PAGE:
Friday, November 28, 2014 · 8:18 a.m.

Jones working hard to give Tennessee football back its heartbeat

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The force of nature that is Tennessee football coach Butch Jones blew into the Chattanooga Convention Center on Thursday night, posing for countless pictures, running a handful of Sharpies dry signing autographs, reciting his now familiar mantras to the media that shadows his every move.

In other words, it was a typical day.

Jones has always been a tireless promoter. He did the same thing at his previous two head-coaching jobs, Central Michigan and Cincinnati, but at those schools the end game was different than it is now.

“At the other two places,” Jones said, “I was going out trying to generate excitement, generate fan interest. Here, we don’t have to do that because we have such a passionate fan base.”

At Tennessee, Jones is trying to give a once-proud program back its heartbeat. It’s hard to believe Tennessee athletics director Dave Hart could have found a coach more uniquely suited to the task.

“He’s just being himself,” said Hart, who joined Jones and women’s basketball coach Holly Warlick on the trek to Chattanooga. “Butch Jones is a very genuine person. He also loves people. And you can’t fake that. He loves being around our fan base, he loves being around our former players. And that comes across.”

“I love his energy,” Warlick said. “I love his compassion. I love his love for the fans. It shows. It’s just part of his makeup.”

Rare is the coach that embraces the public relations aspect of his job the way Jones does. Rarer still is a coach who embraces public relations and can win. Hart drew sharp criticism from certain factions of Tennessee’s fan base when he hired Jones last December, but he knew exactly what he was looking for, and Jones fit the job description.

More specifically, he didn’t want a carpetbagger like Lane Kiffin, who stayed in Knoxville long enough to land the job he really wanted. Neither did he want another Derek Dooley, who was as aloof and impersonal as Jones is genuine and gregarious. What Hart needed was a cross between Lou Holtz and Nick Saban.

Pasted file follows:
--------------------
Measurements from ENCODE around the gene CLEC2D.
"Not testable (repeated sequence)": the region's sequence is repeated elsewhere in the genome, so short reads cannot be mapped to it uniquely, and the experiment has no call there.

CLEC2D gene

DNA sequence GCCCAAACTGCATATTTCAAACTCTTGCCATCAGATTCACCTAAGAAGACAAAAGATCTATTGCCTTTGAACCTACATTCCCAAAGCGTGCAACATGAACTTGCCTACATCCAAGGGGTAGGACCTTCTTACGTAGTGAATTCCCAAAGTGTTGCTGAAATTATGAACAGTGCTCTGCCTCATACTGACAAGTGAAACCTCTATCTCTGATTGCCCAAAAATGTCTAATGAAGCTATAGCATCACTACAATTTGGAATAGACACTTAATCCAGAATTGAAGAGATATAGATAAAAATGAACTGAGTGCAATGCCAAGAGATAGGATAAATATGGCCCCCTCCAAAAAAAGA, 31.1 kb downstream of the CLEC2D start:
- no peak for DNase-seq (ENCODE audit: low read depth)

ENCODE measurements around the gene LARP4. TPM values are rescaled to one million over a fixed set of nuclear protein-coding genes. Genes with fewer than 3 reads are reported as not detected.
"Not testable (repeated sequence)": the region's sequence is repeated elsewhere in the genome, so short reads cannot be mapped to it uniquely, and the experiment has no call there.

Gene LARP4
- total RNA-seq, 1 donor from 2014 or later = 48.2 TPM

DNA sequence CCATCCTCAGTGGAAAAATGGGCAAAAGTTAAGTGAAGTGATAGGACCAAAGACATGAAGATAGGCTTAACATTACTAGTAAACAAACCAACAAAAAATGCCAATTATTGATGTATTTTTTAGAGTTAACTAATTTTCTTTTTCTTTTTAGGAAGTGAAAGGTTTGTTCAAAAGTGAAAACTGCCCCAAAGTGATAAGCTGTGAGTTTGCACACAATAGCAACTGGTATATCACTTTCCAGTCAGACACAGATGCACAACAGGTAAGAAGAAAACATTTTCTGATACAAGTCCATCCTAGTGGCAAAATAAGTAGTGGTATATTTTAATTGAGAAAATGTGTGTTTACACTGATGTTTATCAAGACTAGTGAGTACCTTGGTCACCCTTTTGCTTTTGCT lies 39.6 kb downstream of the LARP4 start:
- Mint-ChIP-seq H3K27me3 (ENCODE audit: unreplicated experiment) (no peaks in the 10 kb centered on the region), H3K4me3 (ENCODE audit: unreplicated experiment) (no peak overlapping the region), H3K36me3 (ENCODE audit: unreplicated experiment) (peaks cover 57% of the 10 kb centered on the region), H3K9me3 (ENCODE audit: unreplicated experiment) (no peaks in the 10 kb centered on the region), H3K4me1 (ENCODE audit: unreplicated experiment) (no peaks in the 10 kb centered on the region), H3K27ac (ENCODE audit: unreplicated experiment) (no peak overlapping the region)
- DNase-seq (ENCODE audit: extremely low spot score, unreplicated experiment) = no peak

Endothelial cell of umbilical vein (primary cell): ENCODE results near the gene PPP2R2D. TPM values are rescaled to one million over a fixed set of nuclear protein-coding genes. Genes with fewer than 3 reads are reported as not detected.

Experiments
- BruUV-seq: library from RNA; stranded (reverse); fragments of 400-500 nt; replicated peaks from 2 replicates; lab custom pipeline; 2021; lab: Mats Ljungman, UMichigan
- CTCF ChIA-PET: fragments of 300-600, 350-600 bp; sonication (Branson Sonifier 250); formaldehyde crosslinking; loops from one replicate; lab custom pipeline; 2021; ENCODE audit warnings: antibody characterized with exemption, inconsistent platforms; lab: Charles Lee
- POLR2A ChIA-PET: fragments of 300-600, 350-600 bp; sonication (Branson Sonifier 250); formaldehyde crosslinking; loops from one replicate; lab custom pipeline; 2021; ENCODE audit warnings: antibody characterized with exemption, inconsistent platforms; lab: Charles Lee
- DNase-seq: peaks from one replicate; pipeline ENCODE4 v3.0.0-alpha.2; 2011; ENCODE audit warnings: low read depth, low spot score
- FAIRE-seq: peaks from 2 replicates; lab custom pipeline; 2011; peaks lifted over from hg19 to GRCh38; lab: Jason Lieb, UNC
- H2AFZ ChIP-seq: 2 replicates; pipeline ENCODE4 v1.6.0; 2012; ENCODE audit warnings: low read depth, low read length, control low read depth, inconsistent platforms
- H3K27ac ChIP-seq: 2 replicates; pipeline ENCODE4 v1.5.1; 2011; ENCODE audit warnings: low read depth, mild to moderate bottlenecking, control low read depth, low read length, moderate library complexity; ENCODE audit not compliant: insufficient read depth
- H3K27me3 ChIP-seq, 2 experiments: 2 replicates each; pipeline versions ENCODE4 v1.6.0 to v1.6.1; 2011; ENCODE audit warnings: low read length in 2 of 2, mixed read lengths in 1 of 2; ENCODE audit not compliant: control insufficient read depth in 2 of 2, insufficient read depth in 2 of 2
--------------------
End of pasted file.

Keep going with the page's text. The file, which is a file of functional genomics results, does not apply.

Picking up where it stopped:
“Butch brings that total package,” Hart said. “People who are consistently successful, that’s not an accident. They have a plan. And they follow their plan, and they know how to surround themselves with appropriate people, and what their priorities should be. They have standards. And they hold everyone accountable to those standards.”

That goes for Jones himself. Every night before his head hits the pillow, the coach puts his day under a microscope.

“I evaluate myself,” Jones said. “Hour by hour, minute by minute. Every night when I kind of slow down a little bit, I always replay the day over in my mind. What could you have done differently? How could you have done better? I think that’s all part of being a competitor.”

Jones is another three months from coaching his first game. But signs that he’s struck some sort of chord abound. First there was a Top 25 recruiting class, salvaged from the scrap heap of the Dooley regime and augmented by the efforts of a staff hand-picked to pound the pavement the way the boss does.

In recent weeks, recruits that will be a part of the class of 2014 have begun committing with impressive regularity. Why would those players cast their lot with Tennessee if they didn’t believe Jones has something special going on?

And then there are events like Thursday’s stop on the Big Orange Caravan. Like Hart said, it would be hard to fake the enthusiasm Jones showed while working the room. And the fans—starved, as Jones put it, for Tennessee to “regain its rightful place among the elite of college football”—are enthusiastic for Jones.

“It hasn’t surprised me,” Jones said of the reaction he receives everywhere he goes. “It’s more solidified my belief in Tennessee football and the importance it has, in the great state of Tennessee and also nationwide. People can feel the energy, they can feel the excitement right now that’s surrounding our football program.”

 

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